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Market Basket Analytics: Learn How to Perform Market Basket Analysis in R

Market Basket Analysis | Marketing Analytics

Market basket analysis is a technique used in Data mining and Data science to detect association between goods, services or any other form of transaction done by the customers. It is also commonly termed as Association analysis and Frequent items mining. For example customers usually buy different goods and put them in a basket before checking out at the counter and from the data generated through the billing counter a marketer can utilise the data to find associations and relationship between different goods and use the same insights to take pricing, promotions and other marketing decisions.

Some Essentials of Market Basket Analysis:

Lift Ratio - The lift ratio calculates the efficiency of the rule in finding consequences, compared to a random selection of transactions. A Lift ratio of greater than one generally suggests some applicability of the rule.

Support - The support provides the probability in favour of the event under analysis. A support of less than 50% is not considered to be good while 70% and above is fairly good and above 90% shows a strong association between two products.

Confidence - the probability that a transaction that contains the items on the left hand side of the rule (Bread) also contains the item on the right hand side (Butter). The higher the confidence, the greater the likelihood that the item on the right hand side will be purchased.


Applications of Market Basket Analysis

Product bundling: One of the widely used technique by retailers to maximise their profits by selling two or more products together in a package which would cost more if bought separately. McDonald’s has pioneered this technique and has been using it globally to maximise its revenue.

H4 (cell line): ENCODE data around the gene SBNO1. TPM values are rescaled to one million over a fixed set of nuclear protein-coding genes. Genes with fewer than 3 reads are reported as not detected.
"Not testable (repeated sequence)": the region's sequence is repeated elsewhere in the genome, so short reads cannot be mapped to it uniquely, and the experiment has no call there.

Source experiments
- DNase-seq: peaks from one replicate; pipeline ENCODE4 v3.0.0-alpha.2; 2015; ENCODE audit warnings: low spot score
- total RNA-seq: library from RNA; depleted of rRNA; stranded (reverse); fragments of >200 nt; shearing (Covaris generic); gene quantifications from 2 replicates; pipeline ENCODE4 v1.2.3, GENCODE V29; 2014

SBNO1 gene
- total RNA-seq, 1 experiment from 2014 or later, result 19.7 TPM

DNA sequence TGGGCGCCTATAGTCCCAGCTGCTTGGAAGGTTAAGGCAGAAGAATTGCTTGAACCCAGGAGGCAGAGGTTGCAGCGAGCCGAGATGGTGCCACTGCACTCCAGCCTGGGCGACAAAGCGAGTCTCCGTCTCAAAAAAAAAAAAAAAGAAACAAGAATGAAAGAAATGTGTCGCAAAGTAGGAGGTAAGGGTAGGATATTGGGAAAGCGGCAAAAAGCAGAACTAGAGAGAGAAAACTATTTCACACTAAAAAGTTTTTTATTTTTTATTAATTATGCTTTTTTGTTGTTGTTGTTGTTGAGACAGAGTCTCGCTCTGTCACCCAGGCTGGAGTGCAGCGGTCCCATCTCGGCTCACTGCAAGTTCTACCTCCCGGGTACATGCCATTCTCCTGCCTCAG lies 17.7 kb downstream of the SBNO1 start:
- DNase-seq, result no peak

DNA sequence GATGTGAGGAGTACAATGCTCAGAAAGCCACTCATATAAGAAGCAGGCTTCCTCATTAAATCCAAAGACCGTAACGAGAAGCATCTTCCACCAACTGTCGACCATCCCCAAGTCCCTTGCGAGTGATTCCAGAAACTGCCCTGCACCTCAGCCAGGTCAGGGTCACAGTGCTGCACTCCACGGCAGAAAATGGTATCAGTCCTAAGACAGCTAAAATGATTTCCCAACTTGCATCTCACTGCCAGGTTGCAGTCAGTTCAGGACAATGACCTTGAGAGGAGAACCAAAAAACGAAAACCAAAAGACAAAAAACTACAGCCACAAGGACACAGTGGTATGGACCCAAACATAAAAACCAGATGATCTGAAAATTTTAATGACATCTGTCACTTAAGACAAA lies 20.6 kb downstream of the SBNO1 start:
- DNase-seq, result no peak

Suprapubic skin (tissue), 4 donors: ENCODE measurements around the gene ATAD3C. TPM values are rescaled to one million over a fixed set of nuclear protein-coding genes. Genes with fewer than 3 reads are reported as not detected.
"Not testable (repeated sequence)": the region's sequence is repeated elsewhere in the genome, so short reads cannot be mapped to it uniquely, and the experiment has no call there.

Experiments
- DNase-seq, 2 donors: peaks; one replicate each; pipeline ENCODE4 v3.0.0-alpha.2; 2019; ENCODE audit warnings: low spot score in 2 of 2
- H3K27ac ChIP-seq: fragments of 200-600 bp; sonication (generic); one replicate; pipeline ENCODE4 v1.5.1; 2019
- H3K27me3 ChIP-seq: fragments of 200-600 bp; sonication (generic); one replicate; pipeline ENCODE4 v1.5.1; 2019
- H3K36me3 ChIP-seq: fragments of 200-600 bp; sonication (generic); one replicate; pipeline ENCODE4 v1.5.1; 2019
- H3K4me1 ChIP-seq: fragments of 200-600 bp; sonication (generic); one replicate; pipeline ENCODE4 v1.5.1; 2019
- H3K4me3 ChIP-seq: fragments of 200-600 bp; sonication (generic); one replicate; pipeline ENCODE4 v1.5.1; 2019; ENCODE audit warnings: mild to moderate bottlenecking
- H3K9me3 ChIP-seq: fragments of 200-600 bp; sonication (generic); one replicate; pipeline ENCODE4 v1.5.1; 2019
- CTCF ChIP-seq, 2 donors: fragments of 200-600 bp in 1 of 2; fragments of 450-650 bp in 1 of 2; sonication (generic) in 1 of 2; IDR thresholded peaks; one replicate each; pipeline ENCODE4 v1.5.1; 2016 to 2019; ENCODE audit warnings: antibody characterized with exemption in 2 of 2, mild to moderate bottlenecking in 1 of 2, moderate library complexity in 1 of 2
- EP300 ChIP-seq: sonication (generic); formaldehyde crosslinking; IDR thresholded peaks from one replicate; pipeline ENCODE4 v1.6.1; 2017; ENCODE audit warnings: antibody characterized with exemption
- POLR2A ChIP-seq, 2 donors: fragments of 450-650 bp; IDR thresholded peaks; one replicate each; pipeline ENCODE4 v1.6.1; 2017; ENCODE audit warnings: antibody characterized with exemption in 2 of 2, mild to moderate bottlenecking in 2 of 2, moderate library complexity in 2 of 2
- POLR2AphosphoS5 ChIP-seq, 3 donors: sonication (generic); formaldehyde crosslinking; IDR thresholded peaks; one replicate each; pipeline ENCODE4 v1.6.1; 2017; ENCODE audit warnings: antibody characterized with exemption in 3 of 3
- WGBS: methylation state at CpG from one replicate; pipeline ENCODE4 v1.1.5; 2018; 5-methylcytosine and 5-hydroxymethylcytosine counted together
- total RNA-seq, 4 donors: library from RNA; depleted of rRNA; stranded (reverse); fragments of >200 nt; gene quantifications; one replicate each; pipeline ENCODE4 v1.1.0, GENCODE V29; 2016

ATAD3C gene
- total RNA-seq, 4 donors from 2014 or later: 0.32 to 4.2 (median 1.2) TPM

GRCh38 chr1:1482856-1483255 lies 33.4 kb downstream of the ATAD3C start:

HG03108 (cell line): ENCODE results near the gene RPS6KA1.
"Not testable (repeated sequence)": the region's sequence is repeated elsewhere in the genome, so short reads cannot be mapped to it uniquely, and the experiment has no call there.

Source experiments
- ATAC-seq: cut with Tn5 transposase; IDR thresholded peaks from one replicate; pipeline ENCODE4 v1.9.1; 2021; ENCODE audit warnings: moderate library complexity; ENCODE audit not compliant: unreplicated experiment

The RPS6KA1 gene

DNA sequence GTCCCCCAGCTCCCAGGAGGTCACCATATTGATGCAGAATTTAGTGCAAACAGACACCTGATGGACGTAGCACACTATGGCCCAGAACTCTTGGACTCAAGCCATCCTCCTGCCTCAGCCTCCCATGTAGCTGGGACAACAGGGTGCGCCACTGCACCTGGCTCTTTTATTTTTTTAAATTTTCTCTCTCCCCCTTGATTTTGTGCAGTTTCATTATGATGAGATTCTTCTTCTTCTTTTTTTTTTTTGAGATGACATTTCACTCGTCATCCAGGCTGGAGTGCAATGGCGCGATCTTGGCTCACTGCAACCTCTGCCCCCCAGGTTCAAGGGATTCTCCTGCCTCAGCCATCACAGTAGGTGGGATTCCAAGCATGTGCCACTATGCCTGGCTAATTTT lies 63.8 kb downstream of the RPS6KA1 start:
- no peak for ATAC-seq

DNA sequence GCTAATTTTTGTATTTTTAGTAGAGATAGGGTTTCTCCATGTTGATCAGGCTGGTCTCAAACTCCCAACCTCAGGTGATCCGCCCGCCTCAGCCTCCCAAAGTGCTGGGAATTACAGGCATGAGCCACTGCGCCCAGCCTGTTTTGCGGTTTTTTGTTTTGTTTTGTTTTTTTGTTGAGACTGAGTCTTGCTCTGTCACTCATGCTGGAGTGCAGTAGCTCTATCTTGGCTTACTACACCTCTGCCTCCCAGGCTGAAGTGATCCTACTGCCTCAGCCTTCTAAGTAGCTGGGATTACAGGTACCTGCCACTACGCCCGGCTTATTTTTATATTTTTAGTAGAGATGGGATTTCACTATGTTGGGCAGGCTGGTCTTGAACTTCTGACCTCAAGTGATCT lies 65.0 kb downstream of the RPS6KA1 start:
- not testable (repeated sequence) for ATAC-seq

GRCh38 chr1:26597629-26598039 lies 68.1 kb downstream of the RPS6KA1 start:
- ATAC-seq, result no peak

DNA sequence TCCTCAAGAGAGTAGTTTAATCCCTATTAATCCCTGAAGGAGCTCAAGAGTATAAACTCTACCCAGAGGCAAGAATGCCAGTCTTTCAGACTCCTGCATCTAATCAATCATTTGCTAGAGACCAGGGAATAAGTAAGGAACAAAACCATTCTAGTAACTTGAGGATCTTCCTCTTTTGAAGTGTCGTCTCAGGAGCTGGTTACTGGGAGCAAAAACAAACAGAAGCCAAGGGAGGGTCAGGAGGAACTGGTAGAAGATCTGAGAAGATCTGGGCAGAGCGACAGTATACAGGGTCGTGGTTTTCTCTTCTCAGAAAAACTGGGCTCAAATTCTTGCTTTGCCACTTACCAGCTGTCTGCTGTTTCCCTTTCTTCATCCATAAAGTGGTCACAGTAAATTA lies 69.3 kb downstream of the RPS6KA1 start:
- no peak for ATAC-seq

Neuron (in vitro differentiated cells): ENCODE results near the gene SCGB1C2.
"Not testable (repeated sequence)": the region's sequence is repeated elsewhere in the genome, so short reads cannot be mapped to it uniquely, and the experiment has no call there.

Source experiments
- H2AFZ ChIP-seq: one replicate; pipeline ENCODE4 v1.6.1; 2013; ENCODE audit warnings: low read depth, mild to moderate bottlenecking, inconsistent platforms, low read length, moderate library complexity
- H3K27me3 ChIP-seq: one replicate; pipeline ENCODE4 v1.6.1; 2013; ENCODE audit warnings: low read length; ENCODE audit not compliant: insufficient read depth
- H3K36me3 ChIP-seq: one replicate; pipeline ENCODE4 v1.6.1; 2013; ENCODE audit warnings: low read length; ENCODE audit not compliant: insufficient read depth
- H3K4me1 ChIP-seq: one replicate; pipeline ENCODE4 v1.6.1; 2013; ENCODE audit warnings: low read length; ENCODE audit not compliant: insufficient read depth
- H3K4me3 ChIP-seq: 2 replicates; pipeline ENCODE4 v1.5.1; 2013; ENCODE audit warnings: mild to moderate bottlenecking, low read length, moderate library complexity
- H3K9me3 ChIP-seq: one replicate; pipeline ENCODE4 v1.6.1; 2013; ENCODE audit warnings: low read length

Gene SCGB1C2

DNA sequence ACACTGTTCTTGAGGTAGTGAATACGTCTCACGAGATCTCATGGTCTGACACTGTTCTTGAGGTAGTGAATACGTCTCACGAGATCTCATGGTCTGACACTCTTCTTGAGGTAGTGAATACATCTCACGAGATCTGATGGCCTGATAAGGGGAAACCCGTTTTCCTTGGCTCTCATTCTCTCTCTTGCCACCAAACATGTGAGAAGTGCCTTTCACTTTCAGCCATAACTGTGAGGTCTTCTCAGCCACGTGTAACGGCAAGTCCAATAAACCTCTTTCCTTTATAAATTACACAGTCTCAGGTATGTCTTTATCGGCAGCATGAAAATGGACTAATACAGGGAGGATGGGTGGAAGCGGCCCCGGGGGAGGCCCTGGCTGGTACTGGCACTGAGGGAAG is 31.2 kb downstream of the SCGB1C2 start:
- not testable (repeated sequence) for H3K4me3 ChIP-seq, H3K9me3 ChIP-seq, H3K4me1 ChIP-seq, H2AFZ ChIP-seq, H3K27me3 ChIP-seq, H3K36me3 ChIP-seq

Recommendation system: It is already being used by almost all the E-retailers like Amazon, Flipkart, Alibaba and Netflix to increase share of wallet by recommending or showcasing related products to the user whenever they land on a specific page or try to buy a product.

Cross-Selling: Just like recommendation system used by the online retailers, cross selling is one of the major technique used by brick and mortar stores to increase the revenue by selling more products by recommending products which a customer might be interested in if he/she buys a specific product. for instance recommending to buy butter when a customer buys bread.

Store Layout: Market basket analysis can be used to design and place products in the stores as per the product relatedness and help customers find products which are bought together without ant difficulty.

Promotions: Retailers come out with multiple promotions which includes selling two or more products at a discounted rate or giving away complimentary products with specify products. effective promotions can be designed if we use market basket analysis to recognise relation between different products and analyse the buying behaviour of the customers.

How to perform Market Basket Analysis in R

Download R file



# Set Working Directory as per your preference

>setwd("/Users/PlanetAnalytics/Documents/RDirectory")


#Install and Load required packages


>install.packages("arules")
>install.packages("arulesViz")
>library(arules)
>library(arulesViz)

#Download and Read groceries.csv file 


>Groceries <- read.transactions("groceries.csv")
>head(Groceries)


#Set the minimum support to 0.001 and confidence to 0.8 and see the top 5 rules

>rules <- apriori(Groceries, parameter = list(supp = 0.001, conf = 0.8)) 

>options(digits=2)
>inspect(rules[1:5])
>rules<-sort(rules, by="confidence", decreasing=TRUE)

Output:




Eliminate the repeated rules
>subset.matrix <- is.subset(rules, rules)
>subset.matrix[lower.tri(subset.matrix, diag=T)] <- NA

>subset.matrix <- as.data.frame(subset.matrix)
>redundant <- colSums(subset.matrix, na.rm=T) >= 1

>rules.pruned <- rules[!redundant]
>rules<-rules.pruned


Business Problem: What customers buy when they buy Whole Milk?

>rules<-apriori(data=Groceries, parameter=list(supp=0.001,conf = 0.08), 
appearance = list(default="lhs",rhs="whole milk"),
control = list(verbose=F))
>rules<-sort(rules, decreasing=TRUE,by="confidence")
>inspect(rules[1:3])


>plot(rules,method="graph",shading="confidence", control = list(verbose = TRUE))


Output:



>plot(rules,method="graph",interactive=FALSE,shading=NA)


Output:





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